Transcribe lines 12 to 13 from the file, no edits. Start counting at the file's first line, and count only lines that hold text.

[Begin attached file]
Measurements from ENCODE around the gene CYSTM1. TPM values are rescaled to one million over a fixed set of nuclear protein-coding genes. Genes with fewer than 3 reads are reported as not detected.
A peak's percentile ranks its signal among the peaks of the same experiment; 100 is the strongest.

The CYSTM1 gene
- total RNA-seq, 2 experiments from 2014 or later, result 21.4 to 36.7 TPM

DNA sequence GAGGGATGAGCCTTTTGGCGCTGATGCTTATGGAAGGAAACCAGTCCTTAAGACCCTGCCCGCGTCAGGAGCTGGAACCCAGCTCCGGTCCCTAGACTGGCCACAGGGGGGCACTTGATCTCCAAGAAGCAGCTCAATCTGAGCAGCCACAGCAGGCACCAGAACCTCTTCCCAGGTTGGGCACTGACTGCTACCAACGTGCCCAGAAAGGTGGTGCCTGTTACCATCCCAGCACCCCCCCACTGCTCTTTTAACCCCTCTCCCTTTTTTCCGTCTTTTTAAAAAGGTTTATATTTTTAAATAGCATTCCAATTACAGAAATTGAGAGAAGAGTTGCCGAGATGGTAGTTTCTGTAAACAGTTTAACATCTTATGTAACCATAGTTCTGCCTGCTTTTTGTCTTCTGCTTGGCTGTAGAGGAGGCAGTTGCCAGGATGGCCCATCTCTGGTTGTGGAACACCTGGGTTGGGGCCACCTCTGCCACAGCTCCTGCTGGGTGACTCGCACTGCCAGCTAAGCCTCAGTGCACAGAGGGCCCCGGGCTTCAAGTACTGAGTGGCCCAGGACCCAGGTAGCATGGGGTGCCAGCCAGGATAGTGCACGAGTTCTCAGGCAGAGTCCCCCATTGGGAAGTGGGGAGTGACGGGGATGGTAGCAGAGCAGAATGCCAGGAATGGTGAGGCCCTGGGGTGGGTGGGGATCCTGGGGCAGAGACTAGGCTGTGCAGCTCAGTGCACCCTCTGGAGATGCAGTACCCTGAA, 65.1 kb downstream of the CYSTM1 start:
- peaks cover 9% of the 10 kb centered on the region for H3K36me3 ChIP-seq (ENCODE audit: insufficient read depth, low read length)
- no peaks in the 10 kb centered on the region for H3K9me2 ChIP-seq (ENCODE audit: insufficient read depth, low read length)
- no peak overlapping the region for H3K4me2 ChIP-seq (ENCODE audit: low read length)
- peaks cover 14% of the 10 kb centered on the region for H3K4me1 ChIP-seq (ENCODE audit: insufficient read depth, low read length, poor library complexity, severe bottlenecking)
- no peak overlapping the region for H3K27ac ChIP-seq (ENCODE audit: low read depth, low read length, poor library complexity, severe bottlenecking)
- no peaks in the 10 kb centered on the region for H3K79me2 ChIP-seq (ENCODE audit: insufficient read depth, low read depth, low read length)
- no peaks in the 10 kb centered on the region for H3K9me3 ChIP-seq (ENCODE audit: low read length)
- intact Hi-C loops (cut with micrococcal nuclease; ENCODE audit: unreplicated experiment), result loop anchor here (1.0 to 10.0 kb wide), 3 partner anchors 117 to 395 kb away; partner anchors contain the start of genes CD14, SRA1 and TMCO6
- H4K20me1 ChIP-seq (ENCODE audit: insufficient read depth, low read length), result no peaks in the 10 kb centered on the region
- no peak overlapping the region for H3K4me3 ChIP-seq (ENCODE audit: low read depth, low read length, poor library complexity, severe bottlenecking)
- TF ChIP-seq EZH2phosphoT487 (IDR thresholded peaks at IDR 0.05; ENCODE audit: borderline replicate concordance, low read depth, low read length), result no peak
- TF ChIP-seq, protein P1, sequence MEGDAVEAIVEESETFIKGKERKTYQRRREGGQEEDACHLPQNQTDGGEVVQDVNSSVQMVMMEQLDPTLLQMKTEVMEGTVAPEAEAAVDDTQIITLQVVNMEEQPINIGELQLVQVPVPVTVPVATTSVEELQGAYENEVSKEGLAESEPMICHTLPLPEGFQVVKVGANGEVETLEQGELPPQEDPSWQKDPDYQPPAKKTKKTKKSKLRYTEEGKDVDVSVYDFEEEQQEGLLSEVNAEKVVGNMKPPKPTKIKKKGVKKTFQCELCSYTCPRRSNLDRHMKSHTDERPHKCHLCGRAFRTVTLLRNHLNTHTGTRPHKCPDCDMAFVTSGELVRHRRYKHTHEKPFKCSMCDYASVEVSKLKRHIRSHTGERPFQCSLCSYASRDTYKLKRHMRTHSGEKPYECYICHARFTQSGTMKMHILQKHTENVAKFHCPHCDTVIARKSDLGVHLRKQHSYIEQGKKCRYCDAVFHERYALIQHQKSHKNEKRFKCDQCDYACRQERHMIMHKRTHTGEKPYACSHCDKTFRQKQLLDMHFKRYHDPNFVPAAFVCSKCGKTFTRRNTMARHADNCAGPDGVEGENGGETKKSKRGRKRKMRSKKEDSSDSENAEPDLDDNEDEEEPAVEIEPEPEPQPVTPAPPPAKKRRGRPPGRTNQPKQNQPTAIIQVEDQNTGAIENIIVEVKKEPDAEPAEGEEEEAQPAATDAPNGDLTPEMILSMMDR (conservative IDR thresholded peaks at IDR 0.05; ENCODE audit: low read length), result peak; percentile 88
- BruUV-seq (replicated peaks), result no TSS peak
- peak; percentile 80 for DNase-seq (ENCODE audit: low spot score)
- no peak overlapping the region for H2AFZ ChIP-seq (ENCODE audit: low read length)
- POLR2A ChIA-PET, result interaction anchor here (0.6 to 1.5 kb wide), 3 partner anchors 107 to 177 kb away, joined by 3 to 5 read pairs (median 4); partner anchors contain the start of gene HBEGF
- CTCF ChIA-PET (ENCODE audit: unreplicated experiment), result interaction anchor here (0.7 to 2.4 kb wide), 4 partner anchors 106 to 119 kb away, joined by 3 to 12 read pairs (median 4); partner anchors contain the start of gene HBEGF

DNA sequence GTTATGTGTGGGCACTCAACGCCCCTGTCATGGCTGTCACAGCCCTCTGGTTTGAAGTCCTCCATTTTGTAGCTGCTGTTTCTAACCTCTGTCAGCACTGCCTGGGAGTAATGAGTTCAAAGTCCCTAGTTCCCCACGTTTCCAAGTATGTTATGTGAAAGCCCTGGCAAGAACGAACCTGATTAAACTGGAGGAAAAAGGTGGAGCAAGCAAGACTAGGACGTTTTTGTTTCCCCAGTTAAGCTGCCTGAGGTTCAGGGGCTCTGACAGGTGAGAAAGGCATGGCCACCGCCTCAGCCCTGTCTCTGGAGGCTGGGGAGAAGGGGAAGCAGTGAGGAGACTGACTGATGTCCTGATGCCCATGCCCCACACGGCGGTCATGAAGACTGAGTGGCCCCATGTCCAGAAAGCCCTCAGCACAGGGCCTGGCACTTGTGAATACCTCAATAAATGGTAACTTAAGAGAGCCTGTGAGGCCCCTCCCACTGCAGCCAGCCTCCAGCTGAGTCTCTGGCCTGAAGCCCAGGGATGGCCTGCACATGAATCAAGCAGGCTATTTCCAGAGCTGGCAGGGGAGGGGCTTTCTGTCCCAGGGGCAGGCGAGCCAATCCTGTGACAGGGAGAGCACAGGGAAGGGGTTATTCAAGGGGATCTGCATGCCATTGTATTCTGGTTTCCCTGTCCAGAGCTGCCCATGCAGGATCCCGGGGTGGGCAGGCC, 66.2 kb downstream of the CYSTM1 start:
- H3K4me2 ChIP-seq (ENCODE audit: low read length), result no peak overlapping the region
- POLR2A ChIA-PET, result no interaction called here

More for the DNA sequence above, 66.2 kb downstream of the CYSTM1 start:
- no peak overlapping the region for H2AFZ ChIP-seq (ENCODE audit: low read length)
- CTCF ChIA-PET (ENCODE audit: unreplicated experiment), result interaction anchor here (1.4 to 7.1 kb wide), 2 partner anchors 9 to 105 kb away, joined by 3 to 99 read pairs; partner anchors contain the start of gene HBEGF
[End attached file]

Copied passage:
- no peaks in the 10 kb centered on the region for H3K9me3 ChIP-seq (ENCODE audit: low read length)
- intact Hi-C loops (cut with micrococcal nuclease; ENCODE audit: unreplicated experiment), result loop anchor here (1.0 to 10.0 kb wide), 3 partner anchors 117 to 395 kb away; partner anchors contain the start of genes CD14, SRA1 and TMCO6